A Word on Wednesday: Attention

Pay attention to the present moment.

Ironic that I say this as a writer. A writer doesn’t live in the present while partaking in her craft. She is reflecting quietly on a memory or a fantasy. When writing, it is good to visit the non-present moment. The act of scribing stories relies on pulling your mind out of the present and into the imagination.

Great writers however, pay attention. They recognize writing as a spiritual practice where they become creators. In this practice, the ultimate creator lives through the writer, uses her as a vehicle through her mind and her hands. In this way, she too become a creator. She takes those reflective escapes from the present then returns to practice her creativity.

When I am listening in the present moment, I feel God. I am placing my attention on my intention to appreciate the wonder of life in the wonderment of the world in the exact moment. It’s easiest to do this in spiritual practice — worship, prayer, stretching, meditation, hiking, biking, ectara. It is like suiting up to go in the game. When we practice the things that bring us joy and live in that moment, we can be grateful to God. Each time prayer is mentioned in the bible, it begins with thanks. When we live with gratitude for life and the earth and the galaxy, we can get God’s attention to speak to us.

This is easy in solitude. This is easy in fellowship with like-minded people. It is less accessible in the hustle and bustle of daily life. Day jobs, growing pains, and the logistics of living take up so much space. It is vital to remember to listen in these moments too, to enjoy the ride. These are not things that are separate from our life and purpose. These daily living activities are the opportunities that we find on the business side of life. We can get wrapped up and have mixed emotions about our obligations. It is wise to pay attention and project your purpose into the universe regardless of what activity we are undertaking.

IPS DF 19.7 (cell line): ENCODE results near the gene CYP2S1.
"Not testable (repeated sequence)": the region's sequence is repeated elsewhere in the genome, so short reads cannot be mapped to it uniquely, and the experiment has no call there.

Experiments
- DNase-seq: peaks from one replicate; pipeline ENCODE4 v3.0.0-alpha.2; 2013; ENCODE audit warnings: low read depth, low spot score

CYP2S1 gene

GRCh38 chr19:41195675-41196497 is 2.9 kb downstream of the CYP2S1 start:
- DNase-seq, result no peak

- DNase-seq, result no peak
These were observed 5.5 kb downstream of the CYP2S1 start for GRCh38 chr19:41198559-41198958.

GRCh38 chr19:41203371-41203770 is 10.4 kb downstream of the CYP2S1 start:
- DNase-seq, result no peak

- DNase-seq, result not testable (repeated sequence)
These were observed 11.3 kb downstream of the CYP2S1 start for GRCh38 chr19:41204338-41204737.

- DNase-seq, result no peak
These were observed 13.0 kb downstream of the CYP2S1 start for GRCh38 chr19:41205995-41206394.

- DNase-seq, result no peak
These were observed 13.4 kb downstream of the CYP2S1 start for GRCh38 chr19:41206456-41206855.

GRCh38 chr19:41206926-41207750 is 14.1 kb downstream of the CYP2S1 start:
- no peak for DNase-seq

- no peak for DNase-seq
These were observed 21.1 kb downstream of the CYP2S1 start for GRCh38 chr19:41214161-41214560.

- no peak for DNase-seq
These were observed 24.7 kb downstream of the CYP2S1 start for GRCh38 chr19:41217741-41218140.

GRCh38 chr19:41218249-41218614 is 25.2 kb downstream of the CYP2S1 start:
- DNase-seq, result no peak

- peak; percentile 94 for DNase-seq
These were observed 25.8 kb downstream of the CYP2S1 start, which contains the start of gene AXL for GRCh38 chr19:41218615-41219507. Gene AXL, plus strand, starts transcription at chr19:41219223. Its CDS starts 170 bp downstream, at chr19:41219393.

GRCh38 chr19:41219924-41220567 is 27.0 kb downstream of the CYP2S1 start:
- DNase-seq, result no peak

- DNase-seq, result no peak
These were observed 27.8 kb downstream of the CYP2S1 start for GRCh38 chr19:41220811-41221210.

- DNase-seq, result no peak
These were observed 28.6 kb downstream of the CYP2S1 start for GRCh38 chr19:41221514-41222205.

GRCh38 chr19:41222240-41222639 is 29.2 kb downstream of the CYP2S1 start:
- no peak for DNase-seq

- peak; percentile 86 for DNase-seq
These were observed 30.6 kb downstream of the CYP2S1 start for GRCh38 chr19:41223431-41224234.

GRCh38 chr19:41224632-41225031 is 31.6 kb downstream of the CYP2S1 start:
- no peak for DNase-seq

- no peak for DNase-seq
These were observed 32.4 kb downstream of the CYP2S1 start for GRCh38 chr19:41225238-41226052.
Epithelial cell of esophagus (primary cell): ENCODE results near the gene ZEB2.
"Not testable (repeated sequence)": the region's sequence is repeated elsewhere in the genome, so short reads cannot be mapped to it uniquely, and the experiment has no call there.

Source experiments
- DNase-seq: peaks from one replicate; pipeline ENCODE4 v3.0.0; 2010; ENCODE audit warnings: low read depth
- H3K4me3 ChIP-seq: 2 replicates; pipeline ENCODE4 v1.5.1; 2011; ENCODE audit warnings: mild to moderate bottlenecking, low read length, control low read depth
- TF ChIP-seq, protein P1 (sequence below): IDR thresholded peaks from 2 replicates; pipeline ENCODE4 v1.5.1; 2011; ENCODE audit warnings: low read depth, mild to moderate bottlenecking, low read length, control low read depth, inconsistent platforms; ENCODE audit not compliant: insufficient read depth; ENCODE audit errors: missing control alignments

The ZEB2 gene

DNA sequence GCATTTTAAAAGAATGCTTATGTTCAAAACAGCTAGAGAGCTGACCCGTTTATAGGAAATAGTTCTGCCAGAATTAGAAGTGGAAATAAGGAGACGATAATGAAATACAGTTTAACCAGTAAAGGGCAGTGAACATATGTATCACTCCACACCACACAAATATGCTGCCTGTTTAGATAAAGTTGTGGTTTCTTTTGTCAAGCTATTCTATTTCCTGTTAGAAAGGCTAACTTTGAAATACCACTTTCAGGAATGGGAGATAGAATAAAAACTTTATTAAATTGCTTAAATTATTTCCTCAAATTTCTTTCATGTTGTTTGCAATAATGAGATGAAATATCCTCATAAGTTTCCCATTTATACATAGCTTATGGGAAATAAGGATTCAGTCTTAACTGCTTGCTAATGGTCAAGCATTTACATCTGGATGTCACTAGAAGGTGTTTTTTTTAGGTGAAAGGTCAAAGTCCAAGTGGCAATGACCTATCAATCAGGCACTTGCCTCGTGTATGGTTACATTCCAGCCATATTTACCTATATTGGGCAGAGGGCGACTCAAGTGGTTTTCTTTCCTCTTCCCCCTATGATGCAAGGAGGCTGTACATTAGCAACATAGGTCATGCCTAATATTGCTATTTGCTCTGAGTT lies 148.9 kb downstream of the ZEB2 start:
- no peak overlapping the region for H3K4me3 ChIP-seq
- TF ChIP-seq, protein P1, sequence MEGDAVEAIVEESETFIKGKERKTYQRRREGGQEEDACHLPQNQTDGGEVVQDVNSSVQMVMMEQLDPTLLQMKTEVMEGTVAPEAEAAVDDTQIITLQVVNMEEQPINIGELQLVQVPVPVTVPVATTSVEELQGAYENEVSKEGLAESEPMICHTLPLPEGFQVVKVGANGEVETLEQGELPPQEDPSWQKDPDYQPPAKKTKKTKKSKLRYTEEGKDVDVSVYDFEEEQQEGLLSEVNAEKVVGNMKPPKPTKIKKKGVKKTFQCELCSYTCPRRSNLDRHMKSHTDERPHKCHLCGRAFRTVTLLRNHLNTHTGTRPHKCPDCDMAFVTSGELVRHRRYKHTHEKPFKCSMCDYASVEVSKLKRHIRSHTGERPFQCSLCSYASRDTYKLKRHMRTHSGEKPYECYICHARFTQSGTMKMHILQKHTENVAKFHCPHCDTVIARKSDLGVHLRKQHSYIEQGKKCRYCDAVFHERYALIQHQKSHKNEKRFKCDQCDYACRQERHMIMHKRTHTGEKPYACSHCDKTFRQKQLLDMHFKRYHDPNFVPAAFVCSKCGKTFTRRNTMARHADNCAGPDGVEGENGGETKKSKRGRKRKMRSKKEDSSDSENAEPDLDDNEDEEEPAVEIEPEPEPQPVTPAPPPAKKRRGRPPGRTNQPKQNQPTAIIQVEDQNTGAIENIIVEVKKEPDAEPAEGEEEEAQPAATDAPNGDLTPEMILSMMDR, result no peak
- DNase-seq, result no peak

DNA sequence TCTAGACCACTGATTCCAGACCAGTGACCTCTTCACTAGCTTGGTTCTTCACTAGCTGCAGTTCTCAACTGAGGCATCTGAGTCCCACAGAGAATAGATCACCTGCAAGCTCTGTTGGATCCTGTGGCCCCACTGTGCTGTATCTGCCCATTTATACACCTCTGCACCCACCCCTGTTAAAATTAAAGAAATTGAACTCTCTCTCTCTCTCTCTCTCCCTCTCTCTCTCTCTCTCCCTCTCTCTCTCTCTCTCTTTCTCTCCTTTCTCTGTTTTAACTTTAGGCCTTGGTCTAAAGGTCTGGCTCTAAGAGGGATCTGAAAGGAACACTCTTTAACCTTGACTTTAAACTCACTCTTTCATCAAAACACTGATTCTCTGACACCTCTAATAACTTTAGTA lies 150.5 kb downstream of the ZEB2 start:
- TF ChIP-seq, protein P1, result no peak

I find that when I neglect to carve out any time to devote to spiritual practice, it is more difficult to recognize God while tackling the everyday task lists. I have a post it note on my desk that I use as tool to sort my day job responsibilities: “Is it urgent? Is it important? Will it take less than five minutes?” I need to remember showing up for my spiritual practice is all these things — urgent, important, and reflectively quick. Showing up for God is also vital to have any fortitude to bring peace into my life during what could be a grueling day. The less I practice listening, the more grueling days I have.

God isn’t just speaking to us, nudging along. He is living in us, and we are vehicles for his work. Whether we believe it or not, we are creating the world we live in, just like God created us. Our words and actions have consequences – some good; some bad – that happens. We are, however, not neutral. Even a tiny pebble creates a ripple. With my confirmation of faith in a loving God, I hope to leave a positive effect on those around me and the greater world. Not to make you believe, but because I decided that this is my best chance at joy in this life. To give thanks, believe in happy endings by ascribing to a benevolent creator, is to know love.

I put this in the universe and know this comes back to me.

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